Based on a hit musical, Brigadoon is full of beautifully painted backdrops, choreographed romance, heartfelt melodies and more than a little mystique.

Content Note: Rated G.

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5. Casper (1995)

Dr. James Harvey (Bill Pullman), a paranormal specialist and ghost therapist, and his teen daughter Kat (Christina Ricci) arrive at the haunted Whipstaff Manor to exorcise its spirits. Dr. Harvey has been hired by the manor’s spoiled, selfish heiress Carrigan Crittenden (Cathy Moriarty) to deal with the ghosts, so she can finally get her hands on the manor’s supposed hidden treasure.

There are indeed spirits in the old manor house – Casper and his three uncles haunt the place. Casper is a friendly spirit; his uncles more mischievous. Casper and Kat become friends. Dr. Harvey’s ghost obsession reveals itself to be rooted in his desire to contact his dead wife, Amelia. Kat digs into Casper’s mortal past. A supposed Lazarus pit, hidden in the manor, can potentially bring the dead to life. Carrigan Crittenden is up to no go. Dr. Harvey is depressed and obsessed with death. And love is blossoming between Casper and Kat. How does it all play out?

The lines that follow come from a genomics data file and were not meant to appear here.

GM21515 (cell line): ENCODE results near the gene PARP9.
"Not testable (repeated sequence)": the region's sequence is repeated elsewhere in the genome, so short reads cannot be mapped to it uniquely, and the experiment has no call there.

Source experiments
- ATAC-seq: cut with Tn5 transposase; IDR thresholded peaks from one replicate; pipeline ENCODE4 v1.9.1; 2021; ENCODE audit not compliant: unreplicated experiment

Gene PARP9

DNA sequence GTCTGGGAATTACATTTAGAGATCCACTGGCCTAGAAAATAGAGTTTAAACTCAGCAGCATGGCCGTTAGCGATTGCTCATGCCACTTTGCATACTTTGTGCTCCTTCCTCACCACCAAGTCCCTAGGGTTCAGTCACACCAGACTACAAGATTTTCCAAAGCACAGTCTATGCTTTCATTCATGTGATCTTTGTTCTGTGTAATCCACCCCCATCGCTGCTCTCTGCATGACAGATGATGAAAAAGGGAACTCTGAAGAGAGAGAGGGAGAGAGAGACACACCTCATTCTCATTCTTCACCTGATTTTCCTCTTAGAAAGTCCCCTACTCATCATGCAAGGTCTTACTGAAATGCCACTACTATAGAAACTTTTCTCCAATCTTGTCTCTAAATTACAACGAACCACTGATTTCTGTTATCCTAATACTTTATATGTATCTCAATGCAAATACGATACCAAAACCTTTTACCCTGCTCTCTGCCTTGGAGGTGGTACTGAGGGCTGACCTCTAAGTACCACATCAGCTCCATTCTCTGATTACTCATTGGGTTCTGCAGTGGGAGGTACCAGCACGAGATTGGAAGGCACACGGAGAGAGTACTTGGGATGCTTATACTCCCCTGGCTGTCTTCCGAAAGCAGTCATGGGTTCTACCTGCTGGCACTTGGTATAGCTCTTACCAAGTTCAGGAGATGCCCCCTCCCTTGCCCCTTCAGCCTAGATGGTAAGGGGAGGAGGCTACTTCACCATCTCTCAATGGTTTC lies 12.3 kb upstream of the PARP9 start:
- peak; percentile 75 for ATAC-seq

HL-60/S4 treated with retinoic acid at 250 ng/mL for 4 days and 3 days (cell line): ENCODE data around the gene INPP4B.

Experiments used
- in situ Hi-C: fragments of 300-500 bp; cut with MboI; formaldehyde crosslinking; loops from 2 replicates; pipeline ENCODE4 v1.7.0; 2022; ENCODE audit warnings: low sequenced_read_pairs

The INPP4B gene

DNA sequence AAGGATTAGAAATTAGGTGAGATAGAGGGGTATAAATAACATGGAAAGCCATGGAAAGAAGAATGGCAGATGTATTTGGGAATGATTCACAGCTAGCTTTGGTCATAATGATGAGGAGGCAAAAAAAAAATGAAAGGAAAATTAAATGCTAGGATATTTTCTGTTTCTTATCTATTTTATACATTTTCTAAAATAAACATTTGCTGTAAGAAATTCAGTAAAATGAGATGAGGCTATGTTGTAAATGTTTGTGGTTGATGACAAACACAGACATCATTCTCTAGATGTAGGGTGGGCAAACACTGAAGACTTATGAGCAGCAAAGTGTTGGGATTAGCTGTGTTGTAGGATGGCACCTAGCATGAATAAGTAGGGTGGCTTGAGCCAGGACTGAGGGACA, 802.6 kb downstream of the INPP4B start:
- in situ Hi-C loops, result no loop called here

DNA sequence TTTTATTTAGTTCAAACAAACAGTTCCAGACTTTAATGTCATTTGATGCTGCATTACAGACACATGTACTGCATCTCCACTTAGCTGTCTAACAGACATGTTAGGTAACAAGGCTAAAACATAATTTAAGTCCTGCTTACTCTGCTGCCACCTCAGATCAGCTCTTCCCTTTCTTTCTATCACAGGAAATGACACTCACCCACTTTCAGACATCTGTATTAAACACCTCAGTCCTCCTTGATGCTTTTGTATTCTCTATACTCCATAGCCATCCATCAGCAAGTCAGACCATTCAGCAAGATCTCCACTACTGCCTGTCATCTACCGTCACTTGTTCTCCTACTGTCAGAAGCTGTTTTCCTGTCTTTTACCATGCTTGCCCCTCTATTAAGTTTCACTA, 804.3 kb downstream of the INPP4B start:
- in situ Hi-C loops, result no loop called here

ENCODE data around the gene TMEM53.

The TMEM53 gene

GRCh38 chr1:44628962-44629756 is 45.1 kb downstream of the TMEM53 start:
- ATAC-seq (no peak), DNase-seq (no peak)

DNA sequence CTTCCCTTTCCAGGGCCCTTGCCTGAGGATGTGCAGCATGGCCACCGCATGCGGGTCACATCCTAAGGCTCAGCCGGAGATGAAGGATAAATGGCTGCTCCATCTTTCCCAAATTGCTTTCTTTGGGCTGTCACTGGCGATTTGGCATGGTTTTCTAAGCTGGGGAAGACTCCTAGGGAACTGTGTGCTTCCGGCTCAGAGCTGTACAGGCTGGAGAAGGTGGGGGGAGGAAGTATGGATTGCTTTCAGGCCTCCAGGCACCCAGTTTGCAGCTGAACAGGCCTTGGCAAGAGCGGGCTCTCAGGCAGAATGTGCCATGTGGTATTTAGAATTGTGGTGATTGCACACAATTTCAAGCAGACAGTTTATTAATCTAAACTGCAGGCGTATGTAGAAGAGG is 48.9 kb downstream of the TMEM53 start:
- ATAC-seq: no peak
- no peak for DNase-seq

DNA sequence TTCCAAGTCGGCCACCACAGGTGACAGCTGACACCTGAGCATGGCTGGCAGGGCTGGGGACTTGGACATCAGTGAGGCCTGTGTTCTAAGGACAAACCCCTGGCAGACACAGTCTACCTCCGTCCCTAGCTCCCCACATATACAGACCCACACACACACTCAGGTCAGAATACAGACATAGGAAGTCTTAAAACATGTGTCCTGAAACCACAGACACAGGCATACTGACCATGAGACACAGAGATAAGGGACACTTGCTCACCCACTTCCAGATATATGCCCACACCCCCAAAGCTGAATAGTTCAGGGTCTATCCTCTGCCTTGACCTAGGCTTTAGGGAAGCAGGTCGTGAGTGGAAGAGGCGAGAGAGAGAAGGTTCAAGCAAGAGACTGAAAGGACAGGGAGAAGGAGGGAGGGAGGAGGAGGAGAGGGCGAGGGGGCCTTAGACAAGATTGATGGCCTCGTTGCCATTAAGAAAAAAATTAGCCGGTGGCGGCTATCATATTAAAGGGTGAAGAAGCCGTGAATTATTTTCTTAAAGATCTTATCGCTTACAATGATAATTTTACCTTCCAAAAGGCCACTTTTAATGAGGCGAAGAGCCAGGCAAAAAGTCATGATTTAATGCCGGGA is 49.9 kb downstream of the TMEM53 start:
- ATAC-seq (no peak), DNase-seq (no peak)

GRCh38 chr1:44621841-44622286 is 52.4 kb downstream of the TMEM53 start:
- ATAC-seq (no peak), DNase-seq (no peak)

See this sweet, family-friendly fantasy/rom-com and find out.

Content Note: Rated PG for mild language and thematic elements.

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6. Chances Are (1989)

Corinne Jeffries (Cybill Shepherd) loses her husband, Louie, in a car accident in 1964. Twenty-three years later, a young man, Alex Finch (Robert Downey Jr.), visits her home as a guest of the long-time family friend Philip (Ryan O’Neal). Philip is in love with Corinne, who has never truly gotten over the loss of Louie. Alex is attracted to Corinne and Louie’s daughter Miranda (Mary Stuart Masterson). But it all gets crazy from there.

Memories of this house, this woman, this place are flooding Alex’s mind, and he soon realizes that he is the reincarnated Louie. And a father can’t hit on his daughter, but he can try to hook up with his wife. Many comedic hijinks ensue. Can Louie’s memories be erased from Alex’s mind? Can Corinne finally move on from Louie and accept the love of the ever-supporting Philip?

Chances Are is a zany rom-com with some great comedic moments.

Content Note: Rated PG.

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7. City of Angels (1998)

What happens when an angel falls for a mortal being? Seth (Nicholas Cage) is a heavenly being, whose job it is to comfort the dying and escort the dead to the afterlife. Hanging around hospitals all day, he notices the compassionate and capable surgeon Maggie Rice (Meg Ryan) and is drawn to her. He reveals himself to her, and a friendship and an attraction develop. But he remains a heavenly being and she a mortal.